Even those who are new to classic men’s style can look sharp by relying on fundamental two-color pairings like navy and grey or blue and brown, with a suit in one solid color and a tie in another. But, once you develop an interest in the nuances of dressing well, you’ll be looking for ways to add greater richness and complexity to your outfits. One way to achieve this is by working three or more colors into a single outfit. In this article, we’ll show you how to carry off multiple colors without looking like a peacock.
One of the key tenets of classic style is to always dress appropriately for the occasion, which is most often stipulated by the required level of formality. But which articles of clothing are appropriate to different levels of formality, and how do they rank in comparison to one another? Read more
What exactly is morning wear? If you get an invitation that states this dress code, we’ve got you covered!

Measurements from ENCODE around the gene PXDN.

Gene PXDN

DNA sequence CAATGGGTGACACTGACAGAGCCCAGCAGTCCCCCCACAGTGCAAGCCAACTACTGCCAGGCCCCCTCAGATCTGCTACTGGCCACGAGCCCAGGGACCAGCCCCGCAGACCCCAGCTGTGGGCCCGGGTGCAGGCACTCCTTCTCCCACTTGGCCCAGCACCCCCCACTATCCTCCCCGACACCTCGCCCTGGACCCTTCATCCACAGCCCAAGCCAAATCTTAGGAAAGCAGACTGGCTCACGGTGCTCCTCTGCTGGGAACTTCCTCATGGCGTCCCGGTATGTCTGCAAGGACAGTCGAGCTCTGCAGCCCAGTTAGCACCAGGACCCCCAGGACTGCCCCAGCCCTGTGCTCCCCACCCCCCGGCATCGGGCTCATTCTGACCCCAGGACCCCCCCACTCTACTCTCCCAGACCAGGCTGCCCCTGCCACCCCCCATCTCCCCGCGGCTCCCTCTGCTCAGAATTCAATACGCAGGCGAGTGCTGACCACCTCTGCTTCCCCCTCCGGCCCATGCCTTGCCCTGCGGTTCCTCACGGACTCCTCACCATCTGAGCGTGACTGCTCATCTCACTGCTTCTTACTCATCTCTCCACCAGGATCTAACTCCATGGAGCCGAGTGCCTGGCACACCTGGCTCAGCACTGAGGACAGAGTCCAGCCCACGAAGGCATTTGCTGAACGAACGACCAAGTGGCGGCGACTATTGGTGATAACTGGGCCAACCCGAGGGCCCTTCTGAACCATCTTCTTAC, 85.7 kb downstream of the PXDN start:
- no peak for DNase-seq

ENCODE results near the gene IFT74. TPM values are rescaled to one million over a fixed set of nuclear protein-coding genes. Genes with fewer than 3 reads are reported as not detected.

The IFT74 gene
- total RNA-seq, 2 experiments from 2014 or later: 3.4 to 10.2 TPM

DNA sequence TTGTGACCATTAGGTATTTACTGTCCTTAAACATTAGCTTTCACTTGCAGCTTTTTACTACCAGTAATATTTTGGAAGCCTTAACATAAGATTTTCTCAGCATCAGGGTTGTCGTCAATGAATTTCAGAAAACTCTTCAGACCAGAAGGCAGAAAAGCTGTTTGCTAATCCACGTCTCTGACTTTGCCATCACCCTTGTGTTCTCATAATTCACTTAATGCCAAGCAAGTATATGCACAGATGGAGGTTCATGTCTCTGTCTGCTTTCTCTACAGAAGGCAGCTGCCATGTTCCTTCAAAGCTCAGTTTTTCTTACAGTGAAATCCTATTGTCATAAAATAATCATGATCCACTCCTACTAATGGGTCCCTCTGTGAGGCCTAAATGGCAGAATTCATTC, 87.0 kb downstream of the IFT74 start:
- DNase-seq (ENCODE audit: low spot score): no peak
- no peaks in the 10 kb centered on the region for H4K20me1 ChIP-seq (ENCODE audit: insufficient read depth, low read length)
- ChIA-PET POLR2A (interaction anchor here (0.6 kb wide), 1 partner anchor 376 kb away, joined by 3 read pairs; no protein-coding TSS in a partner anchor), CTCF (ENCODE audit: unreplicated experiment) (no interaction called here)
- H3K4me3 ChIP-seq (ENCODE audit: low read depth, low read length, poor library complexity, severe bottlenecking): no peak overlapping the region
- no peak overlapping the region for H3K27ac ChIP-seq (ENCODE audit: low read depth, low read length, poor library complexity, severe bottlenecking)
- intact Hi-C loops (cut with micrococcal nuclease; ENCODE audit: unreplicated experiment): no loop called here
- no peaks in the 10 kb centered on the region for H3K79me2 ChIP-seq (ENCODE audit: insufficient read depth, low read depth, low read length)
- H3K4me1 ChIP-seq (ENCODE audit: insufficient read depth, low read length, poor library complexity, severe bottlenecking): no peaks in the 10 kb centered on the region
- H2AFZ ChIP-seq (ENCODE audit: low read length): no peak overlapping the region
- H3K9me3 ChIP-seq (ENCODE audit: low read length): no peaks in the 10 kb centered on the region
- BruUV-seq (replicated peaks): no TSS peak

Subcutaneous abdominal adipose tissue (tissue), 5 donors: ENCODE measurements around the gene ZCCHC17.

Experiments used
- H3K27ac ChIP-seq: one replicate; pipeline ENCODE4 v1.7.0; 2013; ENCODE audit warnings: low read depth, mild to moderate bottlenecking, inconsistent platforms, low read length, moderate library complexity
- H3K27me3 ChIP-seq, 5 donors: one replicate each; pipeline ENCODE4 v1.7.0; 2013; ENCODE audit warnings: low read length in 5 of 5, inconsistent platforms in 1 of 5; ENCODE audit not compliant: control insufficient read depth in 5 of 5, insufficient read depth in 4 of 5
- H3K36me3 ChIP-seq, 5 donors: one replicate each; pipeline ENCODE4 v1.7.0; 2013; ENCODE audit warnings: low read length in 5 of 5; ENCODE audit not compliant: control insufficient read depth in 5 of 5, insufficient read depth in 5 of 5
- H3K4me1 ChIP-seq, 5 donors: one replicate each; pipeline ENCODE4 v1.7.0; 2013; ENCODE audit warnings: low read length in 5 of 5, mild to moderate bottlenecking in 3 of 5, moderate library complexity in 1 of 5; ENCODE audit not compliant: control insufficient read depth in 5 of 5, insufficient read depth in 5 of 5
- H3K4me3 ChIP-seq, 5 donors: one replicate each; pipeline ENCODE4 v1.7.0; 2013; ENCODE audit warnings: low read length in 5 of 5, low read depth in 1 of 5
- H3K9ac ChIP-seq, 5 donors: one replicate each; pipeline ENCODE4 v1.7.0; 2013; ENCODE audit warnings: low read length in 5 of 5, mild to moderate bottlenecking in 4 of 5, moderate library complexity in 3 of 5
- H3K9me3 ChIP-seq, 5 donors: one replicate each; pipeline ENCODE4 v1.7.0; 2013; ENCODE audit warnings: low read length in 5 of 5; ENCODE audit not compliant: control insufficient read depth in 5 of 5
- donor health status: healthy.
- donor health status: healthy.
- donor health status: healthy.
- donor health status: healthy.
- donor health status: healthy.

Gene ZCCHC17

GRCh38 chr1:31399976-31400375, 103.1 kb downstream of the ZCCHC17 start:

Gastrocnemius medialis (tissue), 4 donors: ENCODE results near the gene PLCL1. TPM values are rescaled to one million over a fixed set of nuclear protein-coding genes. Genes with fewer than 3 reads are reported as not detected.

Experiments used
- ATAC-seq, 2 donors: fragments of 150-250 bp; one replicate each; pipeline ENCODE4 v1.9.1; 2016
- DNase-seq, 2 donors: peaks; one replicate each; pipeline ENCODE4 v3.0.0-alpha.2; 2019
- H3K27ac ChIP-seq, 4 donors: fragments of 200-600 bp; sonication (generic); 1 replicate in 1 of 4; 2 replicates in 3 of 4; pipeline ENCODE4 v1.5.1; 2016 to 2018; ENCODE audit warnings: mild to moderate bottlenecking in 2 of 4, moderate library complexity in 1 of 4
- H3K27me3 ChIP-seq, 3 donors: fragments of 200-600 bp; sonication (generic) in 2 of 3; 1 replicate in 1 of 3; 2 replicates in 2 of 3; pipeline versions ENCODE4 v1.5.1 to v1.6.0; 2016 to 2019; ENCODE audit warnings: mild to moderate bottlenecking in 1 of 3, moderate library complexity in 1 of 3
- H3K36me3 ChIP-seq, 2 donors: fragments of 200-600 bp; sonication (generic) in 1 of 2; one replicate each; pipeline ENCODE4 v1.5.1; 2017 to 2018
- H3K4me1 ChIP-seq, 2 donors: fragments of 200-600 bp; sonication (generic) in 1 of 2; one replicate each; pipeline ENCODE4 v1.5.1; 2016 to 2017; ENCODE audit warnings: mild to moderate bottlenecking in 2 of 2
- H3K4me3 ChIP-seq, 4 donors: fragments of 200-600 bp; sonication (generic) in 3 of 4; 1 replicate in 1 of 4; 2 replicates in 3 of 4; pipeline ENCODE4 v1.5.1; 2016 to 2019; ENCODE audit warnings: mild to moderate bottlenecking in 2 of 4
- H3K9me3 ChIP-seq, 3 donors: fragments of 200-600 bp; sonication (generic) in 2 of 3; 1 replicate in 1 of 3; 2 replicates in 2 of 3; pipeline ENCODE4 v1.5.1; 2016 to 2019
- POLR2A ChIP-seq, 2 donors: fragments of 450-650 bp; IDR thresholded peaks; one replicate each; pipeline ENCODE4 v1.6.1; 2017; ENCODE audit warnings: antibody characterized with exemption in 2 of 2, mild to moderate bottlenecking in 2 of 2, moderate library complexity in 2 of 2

Continuing our series on how to wear certain colors, we move from two underrated menswear hues, green and orange, and one overrated one, black, to one that some men are reluctant to use because of its brightness or tone: yellow. As an accent, yellow pairs exceptionally well with classic menswear colors, and the range of tones it includes makes it quite versatile when featured as a larger article of clothing such as a sports coat.
Recently, we examined the style of P.G. Wodehouse’s Bertie Wooster in the 1990s UK television series Jeeves and Wooster. As the show title suggests, Jeeves and Wooster are a comedic pair, like Laurel and Hardy, Abbott and Costello or Laurie and Fry, the actors who played them, so we can’t rightfully talk about Bertie’s style while ignoring Jeeves!
Although Bertie wears multiple outfits in each episode, Jeeves appears in the role of a valet throughout the series and is therefore nearly always in his valet’s uniform; as a servant, he doesn’t have the luxury of a varied wardrobe. In fact, he barely has a first name (revealed after more than 50 years to be Reginald). However, we can still derive a number of style ideas from what he wears and from the contrast between the two men.